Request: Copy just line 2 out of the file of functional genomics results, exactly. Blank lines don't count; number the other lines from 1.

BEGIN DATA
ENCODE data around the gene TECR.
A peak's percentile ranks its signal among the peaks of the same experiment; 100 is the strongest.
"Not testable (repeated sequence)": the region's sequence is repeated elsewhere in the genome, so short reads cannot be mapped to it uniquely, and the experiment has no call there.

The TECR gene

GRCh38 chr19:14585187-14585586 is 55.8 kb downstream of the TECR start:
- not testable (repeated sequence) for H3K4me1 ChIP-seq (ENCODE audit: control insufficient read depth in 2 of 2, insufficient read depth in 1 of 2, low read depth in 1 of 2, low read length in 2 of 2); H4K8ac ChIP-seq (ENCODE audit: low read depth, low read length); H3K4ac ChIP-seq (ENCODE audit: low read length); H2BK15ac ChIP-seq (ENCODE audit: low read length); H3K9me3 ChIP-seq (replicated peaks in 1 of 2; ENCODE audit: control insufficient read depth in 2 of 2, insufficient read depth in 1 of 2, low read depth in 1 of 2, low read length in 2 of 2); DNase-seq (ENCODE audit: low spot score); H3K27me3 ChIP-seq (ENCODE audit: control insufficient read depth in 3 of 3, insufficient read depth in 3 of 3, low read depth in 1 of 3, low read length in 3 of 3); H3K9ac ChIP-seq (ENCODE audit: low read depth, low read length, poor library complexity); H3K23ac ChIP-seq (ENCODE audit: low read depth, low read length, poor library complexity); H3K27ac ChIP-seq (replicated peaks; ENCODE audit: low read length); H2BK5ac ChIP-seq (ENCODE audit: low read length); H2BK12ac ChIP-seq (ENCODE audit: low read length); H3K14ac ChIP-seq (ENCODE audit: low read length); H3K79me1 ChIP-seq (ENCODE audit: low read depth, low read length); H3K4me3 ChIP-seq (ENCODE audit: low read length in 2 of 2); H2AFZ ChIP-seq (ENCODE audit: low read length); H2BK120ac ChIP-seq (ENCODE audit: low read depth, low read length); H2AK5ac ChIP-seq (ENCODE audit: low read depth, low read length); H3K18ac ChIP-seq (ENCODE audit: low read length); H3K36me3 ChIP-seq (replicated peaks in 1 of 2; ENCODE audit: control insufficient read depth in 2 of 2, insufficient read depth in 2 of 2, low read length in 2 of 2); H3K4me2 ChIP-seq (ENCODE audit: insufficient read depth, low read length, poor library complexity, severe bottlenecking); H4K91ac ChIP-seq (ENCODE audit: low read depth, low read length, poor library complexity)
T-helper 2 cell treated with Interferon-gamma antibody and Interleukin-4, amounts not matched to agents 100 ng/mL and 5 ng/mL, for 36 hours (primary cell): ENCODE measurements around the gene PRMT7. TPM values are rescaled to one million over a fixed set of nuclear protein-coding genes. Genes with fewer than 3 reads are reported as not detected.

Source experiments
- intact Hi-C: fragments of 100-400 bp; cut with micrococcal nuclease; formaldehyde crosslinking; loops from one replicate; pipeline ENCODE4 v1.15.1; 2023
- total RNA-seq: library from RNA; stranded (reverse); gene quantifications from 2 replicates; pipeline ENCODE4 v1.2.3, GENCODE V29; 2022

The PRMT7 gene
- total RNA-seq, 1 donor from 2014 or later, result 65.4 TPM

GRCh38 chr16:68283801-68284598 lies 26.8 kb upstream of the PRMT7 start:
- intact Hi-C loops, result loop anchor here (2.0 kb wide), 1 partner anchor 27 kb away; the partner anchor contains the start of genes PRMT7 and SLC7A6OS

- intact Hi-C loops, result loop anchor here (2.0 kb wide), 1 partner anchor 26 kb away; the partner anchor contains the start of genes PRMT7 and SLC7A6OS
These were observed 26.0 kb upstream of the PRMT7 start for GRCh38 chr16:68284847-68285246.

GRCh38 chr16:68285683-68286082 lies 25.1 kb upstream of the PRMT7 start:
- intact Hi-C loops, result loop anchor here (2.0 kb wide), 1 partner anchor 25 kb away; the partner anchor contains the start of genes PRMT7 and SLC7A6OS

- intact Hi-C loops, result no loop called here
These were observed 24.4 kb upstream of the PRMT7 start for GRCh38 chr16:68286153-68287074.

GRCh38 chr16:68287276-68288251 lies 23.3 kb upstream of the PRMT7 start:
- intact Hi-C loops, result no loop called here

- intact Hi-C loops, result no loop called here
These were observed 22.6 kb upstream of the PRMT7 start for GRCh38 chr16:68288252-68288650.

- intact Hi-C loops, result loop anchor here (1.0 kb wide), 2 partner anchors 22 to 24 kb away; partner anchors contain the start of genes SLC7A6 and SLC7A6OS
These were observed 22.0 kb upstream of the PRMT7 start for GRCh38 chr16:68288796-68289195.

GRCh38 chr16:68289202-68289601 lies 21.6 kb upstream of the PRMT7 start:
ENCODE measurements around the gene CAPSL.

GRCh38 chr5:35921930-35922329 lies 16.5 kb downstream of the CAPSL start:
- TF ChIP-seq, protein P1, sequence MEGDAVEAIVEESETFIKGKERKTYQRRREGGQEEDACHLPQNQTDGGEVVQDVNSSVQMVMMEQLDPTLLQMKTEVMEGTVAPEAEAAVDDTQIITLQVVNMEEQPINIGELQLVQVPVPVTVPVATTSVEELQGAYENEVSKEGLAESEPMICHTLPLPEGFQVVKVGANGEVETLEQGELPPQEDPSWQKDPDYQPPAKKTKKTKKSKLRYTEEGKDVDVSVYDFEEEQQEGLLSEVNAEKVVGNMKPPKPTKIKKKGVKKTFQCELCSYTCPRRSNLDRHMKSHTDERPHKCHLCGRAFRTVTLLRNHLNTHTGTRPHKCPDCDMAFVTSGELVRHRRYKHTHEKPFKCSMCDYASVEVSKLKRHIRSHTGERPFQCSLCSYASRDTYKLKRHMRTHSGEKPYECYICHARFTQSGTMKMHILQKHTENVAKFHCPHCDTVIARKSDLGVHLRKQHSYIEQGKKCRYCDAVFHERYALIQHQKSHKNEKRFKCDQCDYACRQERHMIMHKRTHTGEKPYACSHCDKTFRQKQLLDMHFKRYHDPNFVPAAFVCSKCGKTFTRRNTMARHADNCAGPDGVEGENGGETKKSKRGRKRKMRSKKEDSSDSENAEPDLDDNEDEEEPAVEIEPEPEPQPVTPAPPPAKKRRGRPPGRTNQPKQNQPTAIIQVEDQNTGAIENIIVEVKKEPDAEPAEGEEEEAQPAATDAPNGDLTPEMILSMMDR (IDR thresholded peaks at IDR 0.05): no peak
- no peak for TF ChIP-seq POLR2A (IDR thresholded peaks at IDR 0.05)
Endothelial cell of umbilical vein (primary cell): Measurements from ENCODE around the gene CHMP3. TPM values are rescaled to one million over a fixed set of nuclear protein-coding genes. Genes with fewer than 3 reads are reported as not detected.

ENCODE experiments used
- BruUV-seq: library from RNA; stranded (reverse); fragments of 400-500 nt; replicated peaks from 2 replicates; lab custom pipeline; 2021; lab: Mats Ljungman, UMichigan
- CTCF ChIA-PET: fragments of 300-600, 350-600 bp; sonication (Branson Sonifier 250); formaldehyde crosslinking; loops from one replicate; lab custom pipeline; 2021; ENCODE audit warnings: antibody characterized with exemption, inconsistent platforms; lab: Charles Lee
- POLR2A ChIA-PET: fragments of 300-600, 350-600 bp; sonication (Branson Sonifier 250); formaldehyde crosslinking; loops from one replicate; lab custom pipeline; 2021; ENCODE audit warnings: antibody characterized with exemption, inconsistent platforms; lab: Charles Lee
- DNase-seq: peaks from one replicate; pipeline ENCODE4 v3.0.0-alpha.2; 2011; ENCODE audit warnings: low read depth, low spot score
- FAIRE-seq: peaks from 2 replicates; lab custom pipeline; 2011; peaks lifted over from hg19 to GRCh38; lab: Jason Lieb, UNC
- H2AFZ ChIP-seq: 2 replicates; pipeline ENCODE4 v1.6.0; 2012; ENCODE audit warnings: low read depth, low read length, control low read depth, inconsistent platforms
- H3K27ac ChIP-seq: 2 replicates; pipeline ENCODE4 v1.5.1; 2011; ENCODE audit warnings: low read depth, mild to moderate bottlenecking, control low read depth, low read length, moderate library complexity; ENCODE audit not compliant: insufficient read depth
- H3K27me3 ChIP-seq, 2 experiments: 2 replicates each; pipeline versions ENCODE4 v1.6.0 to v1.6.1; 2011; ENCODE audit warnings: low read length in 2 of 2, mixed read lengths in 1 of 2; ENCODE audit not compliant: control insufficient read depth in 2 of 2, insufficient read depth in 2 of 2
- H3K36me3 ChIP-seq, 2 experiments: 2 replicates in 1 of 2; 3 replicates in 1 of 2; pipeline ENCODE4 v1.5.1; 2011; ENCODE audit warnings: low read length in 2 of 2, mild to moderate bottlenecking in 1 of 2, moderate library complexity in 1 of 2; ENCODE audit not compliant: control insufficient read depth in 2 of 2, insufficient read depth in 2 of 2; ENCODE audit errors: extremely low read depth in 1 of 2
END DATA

A peak's percentile ranks its signal among the peaks of the same experiment; 100 is the strongest.